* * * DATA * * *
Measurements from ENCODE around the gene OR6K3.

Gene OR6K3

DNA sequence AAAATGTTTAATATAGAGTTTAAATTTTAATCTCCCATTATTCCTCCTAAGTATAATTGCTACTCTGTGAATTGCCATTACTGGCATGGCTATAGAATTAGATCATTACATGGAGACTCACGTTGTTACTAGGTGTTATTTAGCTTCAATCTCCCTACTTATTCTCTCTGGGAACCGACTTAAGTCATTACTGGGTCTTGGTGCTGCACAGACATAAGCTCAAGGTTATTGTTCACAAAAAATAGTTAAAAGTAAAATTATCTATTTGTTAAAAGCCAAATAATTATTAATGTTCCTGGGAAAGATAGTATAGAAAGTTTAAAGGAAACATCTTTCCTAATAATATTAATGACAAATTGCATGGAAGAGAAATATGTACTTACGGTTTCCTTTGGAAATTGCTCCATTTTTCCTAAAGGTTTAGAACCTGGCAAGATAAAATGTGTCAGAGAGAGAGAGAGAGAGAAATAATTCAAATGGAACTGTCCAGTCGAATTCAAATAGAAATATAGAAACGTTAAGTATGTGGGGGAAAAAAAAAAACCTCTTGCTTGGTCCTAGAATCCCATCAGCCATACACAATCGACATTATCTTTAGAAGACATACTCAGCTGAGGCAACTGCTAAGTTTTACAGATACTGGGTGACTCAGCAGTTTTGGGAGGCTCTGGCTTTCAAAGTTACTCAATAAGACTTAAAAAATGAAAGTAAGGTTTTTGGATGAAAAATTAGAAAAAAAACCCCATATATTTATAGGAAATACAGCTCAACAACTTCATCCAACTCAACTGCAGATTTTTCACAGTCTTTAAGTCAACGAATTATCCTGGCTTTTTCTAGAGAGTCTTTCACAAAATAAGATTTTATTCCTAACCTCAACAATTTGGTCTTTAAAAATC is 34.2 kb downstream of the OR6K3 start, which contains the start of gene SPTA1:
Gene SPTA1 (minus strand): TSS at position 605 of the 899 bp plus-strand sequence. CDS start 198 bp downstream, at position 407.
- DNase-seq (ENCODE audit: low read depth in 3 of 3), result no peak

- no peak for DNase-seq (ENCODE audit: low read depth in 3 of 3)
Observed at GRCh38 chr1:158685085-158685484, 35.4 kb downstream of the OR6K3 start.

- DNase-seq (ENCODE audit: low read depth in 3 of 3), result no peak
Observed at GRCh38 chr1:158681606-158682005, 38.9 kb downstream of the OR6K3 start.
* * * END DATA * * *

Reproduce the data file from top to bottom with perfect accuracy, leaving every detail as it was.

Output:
Measurements from ENCODE around the gene OR6K3.

Gene OR6K3

DNA sequence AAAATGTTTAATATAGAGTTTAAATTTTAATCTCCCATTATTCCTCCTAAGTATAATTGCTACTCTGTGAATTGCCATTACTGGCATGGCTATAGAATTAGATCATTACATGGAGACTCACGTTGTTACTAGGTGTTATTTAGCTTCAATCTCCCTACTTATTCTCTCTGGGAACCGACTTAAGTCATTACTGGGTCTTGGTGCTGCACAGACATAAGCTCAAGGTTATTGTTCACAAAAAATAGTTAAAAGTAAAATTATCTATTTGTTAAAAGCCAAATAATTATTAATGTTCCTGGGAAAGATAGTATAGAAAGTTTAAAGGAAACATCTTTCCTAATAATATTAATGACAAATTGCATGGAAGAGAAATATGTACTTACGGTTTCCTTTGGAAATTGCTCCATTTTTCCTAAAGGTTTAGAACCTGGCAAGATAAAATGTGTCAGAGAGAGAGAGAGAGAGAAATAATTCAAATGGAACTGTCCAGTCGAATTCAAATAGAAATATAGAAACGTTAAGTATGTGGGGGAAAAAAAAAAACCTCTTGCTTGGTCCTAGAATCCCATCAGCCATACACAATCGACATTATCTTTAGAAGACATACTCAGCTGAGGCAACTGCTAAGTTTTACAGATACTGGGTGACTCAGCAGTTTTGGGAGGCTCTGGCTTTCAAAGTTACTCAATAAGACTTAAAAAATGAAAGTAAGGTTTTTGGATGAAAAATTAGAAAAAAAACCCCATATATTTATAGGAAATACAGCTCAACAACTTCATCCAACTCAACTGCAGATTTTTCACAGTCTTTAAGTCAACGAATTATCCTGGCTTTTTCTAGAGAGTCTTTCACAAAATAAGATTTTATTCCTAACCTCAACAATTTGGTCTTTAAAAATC is 34.2 kb downstream of the OR6K3 start, which contains the start of gene SPTA1:
Gene SPTA1 (minus strand): TSS at position 605 of the 899 bp plus-strand sequence. CDS start 198 bp downstream, at position 407.
- DNase-seq (ENCODE audit: low read depth in 3 of 3), result no peak

- no peak for DNase-seq (ENCODE audit: low read depth in 3 of 3)
Observed at GRCh38 chr1:158685085-158685484, 35.4 kb downstream of the OR6K3 start.

- DNase-seq (ENCODE audit: low read depth in 3 of 3), result no peak
Observed at GRCh38 chr1:158681606-158682005, 38.9 kb downstream of the OR6K3 start.